|Gerry Steinberg MP||In the House...|
Improving School Attendance in England (HC 404-I)
Public Accounts Committee 28 Feb 2005
Evidence given by Sir David Normington KCB, Permanent Secretary and Mr Peter Housden, Director General for Schools, Department for Education and Skills
Q19 Mr. Gerry Steinberg (City of Durham): I would prefer to meet in - where was it? - the Cinnamon Club where we last met.
Sir David Normington: We did.
Q20 Mr. Gerry Steinberg (City of Durham): Were you on expenses?
Sir David Normington: I was not.
Q21 Mr. Gerry Steinberg (City of Durham): I was; my son was paying. I think this report is a very good report, but really it is airy-fairy, is it not? Frankly it is possible that we are actually pouring good resources down the drain trying to solve the problem. Do you think that your department is spending money wisely, effectively, value for money, the whole lot?
Sir David Normington: We can show that these targeted amounts of money which we spent within that £885 million, which is, by the way, on average £125 million a year, because this is a seven-year spend, have produced. However, what they have not done is affect the whole system. Where we have targeted resources it has produced improvements.
Q22 Mr. Gerry Steinberg (City of Durham): On unauthorised absences?
Sir David Normington: As yet, we have not seen unauthorised absence coming down overall.
Q23 Mr. Gerry Steinberg (City of Durham): This is the point. If you look at page 14, Figure 6, you have just reiterated and validated exactly what I have said. You have had no success whatsoever with unauthorised absences. I do not blame you at all, but I blame the system. Look at Figure 6. I know graphs cannot be 100% accurate, but I took a piece of paper with a straight edge and tried to work out unauthorised absences since 1994 to 2003-04 and there is virtually no difference at all. So unauthorised absence has not changed since this graph started in 1994-95 up to 2003-04; no difference whatsoever. What was it 20 years before that? Can the National Audit Office tell me? Can you tell me?
Sir David Normington: I do not think we collected these figures before this.
Q24 Mr. Gerry Steinberg (City of Durham): It would have been important to do so.
Sir David Normington: They only go back ten years.
Q25 Mr. Gerry Steinberg (City of Durham): I can tell you as a former head teacher that I would suspect you could go back 20 years and those figures would be no different; there would be absolutely no difference whatsoever. In other words, the money you have been putting in to try to solve unauthorised absence is an absolute waste of resources which could have been spent in the education system on something better.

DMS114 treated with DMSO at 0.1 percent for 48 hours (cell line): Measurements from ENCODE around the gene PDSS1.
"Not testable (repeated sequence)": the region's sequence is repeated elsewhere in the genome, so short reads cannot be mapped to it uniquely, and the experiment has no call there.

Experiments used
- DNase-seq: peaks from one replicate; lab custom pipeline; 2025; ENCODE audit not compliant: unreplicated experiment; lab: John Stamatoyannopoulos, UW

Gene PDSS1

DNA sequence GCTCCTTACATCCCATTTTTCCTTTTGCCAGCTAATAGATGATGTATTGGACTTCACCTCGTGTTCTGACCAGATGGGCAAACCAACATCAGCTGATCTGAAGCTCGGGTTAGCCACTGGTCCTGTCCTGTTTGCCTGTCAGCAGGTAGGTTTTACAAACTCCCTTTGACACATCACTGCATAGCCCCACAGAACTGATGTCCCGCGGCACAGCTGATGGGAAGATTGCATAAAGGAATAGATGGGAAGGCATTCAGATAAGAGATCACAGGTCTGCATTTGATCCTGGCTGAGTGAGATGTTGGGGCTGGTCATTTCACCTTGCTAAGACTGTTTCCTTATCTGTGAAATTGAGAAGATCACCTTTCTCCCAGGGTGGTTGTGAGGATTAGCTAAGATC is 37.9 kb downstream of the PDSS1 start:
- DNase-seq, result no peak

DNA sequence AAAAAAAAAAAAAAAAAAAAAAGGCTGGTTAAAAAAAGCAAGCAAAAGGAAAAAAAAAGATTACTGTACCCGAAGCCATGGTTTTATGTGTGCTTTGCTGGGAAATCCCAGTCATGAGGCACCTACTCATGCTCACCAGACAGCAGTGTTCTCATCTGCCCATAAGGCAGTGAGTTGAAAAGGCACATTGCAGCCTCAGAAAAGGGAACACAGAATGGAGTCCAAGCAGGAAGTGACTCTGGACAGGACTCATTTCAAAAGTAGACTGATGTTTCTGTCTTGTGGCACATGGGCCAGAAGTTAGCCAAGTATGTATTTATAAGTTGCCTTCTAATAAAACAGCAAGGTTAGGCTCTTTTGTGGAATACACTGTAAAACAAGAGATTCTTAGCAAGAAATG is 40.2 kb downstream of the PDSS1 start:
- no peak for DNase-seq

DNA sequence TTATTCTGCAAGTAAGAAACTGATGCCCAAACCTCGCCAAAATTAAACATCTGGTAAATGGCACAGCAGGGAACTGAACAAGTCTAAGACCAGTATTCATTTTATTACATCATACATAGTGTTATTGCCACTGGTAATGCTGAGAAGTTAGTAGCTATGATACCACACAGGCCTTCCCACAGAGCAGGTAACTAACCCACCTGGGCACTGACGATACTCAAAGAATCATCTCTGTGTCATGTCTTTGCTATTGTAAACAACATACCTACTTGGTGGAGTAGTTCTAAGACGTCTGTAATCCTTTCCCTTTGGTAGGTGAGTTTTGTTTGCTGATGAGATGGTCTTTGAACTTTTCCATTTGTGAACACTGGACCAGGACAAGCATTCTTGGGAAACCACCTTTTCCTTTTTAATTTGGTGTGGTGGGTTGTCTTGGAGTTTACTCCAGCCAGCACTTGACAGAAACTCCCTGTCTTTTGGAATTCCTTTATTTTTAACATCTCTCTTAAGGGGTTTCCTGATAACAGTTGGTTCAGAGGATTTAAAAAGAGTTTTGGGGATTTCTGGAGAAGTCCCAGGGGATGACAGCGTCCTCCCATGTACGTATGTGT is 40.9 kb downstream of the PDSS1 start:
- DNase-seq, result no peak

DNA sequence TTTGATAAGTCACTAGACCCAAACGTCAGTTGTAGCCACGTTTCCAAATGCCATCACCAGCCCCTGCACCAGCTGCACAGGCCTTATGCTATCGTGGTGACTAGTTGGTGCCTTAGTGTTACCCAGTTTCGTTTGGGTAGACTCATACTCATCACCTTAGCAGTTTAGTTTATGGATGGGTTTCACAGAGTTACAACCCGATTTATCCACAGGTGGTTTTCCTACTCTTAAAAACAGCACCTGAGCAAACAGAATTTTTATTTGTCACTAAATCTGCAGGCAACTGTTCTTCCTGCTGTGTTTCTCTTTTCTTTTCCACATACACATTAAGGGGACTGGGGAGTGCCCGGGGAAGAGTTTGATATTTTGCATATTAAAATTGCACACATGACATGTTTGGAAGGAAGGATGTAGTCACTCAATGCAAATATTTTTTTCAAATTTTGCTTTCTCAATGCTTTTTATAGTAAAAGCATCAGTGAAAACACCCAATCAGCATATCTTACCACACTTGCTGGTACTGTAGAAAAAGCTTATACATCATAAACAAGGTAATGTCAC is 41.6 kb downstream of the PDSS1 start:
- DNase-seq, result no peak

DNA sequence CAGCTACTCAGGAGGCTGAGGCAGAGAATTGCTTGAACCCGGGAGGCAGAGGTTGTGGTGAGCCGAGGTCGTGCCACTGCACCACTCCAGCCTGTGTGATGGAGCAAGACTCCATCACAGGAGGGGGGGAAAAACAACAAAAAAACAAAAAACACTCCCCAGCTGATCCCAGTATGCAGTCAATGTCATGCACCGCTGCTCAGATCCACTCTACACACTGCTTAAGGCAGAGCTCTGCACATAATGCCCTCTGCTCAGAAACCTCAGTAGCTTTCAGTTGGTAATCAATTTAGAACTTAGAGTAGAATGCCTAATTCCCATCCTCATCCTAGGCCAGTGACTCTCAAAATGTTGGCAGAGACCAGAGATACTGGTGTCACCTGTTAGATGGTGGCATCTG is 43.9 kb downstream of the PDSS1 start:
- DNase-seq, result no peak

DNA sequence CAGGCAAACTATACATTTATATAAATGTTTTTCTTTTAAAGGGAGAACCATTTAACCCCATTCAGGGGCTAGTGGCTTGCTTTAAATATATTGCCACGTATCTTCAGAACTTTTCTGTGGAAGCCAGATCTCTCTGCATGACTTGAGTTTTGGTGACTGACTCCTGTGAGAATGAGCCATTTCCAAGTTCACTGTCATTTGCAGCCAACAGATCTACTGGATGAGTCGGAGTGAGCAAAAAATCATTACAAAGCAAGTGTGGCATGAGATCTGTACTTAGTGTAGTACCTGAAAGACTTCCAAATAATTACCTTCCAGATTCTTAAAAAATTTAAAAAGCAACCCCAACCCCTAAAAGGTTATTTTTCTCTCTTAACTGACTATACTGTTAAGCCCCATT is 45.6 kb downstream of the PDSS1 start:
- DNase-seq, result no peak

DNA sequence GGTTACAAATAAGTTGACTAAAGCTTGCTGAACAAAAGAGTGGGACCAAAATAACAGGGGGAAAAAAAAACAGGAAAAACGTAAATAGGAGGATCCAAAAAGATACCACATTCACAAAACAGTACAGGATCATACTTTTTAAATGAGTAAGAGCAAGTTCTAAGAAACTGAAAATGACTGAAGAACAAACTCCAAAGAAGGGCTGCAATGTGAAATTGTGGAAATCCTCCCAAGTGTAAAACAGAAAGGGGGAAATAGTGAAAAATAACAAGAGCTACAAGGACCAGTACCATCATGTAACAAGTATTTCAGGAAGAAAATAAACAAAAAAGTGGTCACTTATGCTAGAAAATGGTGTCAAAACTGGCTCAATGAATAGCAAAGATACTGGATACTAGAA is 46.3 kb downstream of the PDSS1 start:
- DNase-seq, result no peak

Sir David Normington: We have not been spending most of that money on tackling unauthorised absence: we have been spending it on reducing permanent exclusions, which are down 25%; we have been spending it on trying to tackle behaviour in schools, in other words trying to tackle the problem upstream rather than downstream. Relatively small amounts of money have gone directly into unauthorised absence.
Q26 Mr. Gerry Steinberg (City of Durham): And truancy.
Sir David Normington: Unauthorised absence. Truancy is part of unauthorised absence, you cannot equate them exactly.
Q27 Mr. Gerry Steinberg (City of Durham): I am sorry, I thought you meant authorised absence.
Sir David Normington: No; unauthorised. Your general point is right, you can see it, it is there in the graph.
Q28 Mr. Gerry Steinberg (City of Durham): It was the same when I was a head teacher 20 years ago. You had targets and you failed to reach those targets and you spent a lot of money and nothing has changed in 30 years. In other words, the system does not work. What you are trying to do cannot work, because there is a hard core of truants who will not go to school, for one reason or another, and it does not matter what you do, you will never get that hard core of truants back to school. You might say this is a very pessimistic outlook, but it is true; t is actually true. You have to look to see why they do not want to go to school. If you look at paragraph 1.12 on page 16, it tells you why they do not want to go to school. It says "It is self-evident that pupils who regularly fail to attend school reduce their chances of fulfilling their academic potential" that is obvious "and research has demonstrated that high rates of absence are associated with low academic achievement". Again, that is absolutely obvious. I know one should not say "slow learners" or "educationally subnormal", it is not particularly politically correct to say that now though in my day it was, but the fact of the matter was that those kids would not go to school because they could not fit into the school. It did not matter what the school did for them, they could not fit in because they were frustrated, because they were picked on or they had other interests. They would not go to school. Has anybody ever thought of actually taking those kids out of the school and putting them into special schools?